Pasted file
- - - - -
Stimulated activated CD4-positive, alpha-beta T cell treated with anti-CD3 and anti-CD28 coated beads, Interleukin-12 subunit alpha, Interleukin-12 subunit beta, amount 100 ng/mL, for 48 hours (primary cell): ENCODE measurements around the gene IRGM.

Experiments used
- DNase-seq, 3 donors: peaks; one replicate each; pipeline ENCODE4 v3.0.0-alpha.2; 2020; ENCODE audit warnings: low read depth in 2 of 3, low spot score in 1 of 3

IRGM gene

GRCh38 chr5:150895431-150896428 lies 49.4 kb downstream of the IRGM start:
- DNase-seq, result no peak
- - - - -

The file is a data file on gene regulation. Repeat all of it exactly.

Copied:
Stimulated activated CD4-positive, alpha-beta T cell treated with anti-CD3 and anti-CD28 coated beads, Interleukin-12 subunit alpha, Interleukin-12 subunit beta, amount 100 ng/mL, for 48 hours (primary cell): ENCODE measurements around the gene IRGM.

Experiments used
- DNase-seq, 3 donors: peaks; one replicate each; pipeline ENCODE4 v3.0.0-alpha.2; 2020; ENCODE audit warnings: low read depth in 2 of 3, low spot score in 1 of 3

IRGM gene

GRCh38 chr5:150895431-150896428 lies 49.4 kb downstream of the IRGM start:
- DNase-seq, result no peak